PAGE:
A north-east business was left with a £12,000 bill after its telephone system was hacked.
Bosses at Premier Fixing Solutions and Construction have told of their frustration after illicit calls were made from their phones.
Bill Young and Keith Scott said they first knew something was wrong when they tried to dial externally on March 8, but noticed the lines were dead.
Mr Young, 56, said he immediately called 2 Circles, the line provider for the building material supply firm.
He added: “They told us we couldn’t dial up because a bar had been placed on the lines due to unusual activity.
“That was when we found we had a bill for £12,000 and we just freaked as the highest bill we’ve had is £400 or £500 a month.”
After further talks with the UK-based communications firm, the business partners discovered the hackers had been tapping into the company phones and making premium calls from Sunday, March 1.
However, Andy Reid, director of 2 Circles, said that, although he sympathised with Premier Fixings, it was up to the business owners to make sure the phones systems were locked down.
He added: “These types of hackers get access because people don’t have passwords on their phones.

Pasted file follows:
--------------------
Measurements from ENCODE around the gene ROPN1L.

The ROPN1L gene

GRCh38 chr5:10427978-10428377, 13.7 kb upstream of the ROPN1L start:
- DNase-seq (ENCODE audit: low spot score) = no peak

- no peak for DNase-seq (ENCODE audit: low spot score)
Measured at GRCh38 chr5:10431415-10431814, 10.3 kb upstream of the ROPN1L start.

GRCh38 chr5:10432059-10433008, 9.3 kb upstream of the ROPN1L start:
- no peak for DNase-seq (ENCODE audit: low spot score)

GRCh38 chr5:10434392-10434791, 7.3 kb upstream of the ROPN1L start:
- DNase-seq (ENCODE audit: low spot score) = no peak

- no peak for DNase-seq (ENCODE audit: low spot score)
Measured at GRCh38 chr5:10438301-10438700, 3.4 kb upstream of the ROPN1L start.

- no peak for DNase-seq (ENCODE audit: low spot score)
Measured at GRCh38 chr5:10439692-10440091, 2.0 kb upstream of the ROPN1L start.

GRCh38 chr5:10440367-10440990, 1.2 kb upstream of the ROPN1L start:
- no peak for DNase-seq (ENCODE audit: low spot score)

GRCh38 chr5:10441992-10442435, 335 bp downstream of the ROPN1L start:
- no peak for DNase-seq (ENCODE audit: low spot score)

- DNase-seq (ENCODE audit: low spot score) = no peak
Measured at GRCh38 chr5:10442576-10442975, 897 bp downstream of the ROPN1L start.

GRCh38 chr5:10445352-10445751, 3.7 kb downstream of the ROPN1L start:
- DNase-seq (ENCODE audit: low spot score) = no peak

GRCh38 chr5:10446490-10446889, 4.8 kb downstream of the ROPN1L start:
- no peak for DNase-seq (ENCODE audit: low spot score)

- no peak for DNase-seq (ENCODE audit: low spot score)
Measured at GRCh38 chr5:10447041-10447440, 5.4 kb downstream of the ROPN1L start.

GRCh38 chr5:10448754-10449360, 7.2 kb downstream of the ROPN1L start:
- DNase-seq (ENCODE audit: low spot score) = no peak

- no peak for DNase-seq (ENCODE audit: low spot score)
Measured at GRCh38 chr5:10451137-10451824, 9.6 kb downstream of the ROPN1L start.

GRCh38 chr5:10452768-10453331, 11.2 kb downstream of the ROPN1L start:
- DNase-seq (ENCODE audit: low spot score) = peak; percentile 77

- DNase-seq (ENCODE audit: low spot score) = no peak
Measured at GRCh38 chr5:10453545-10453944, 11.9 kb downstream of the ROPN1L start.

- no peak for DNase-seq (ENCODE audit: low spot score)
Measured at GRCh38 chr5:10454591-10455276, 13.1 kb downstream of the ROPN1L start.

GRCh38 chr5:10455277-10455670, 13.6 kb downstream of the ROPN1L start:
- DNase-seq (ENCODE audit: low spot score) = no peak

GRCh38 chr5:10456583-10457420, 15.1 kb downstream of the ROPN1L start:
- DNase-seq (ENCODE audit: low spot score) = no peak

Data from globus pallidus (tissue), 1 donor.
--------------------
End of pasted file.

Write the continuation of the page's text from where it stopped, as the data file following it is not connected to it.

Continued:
“You can’t leave your door unlocked have a stranger break in and rack up a huge electricity bill and then expect the provider to pay up.
“We have not yet billed Premier Fixings in respect to the fraudulent calls as the matter is still under discussion with the network.”
Mr Young claims neither he nor Mr Scott had been made aware of the protective security available until now.
He said: “It’s so frustrating trying to get to the bottom of it.”
But Mr Reid said he sent an e-mail to the firm in July detailing the available security products.
He added: “We also send e-mails out to all clients just before Christmas and Easter as we feel customers are at the greatest risk during the holidays.”
Mr Young has contacted the police about the matter.
A spokeswoman for the force confirmed the fraud team received a complaint but the investigation had now been passed on to Action Fraud, the UK’s national centre for fraud and internet crime.
Holiday risk: Vulnerable time for businesses
Private Branch Exchange (PBX) fraud happens when hackers target lines from the outside and use them to make calls to premium rate numbers or overseas.
Businesses are most at risk during holiday periods if no one is in the office to notice anything unusual with the line.
In the case of Premier Fixings, hackers were tapping in on a Friday evening after 5pm and making calls over the weekends.
The calls continued on weeknights, stopping just before 6am when the first staff member came in for work.
Experts advise that all companies secure phones systems with strong passwords.
Access to voicemail from outside lines should be disabled and if international calls are not needed, providers can place a dialling restriction on foreign numbers.
Firms are also encouraged to use a strong PBX firewall and regularly monitor call traffic.
Anyone with concerns should contact their line provider which can outline any potential threat.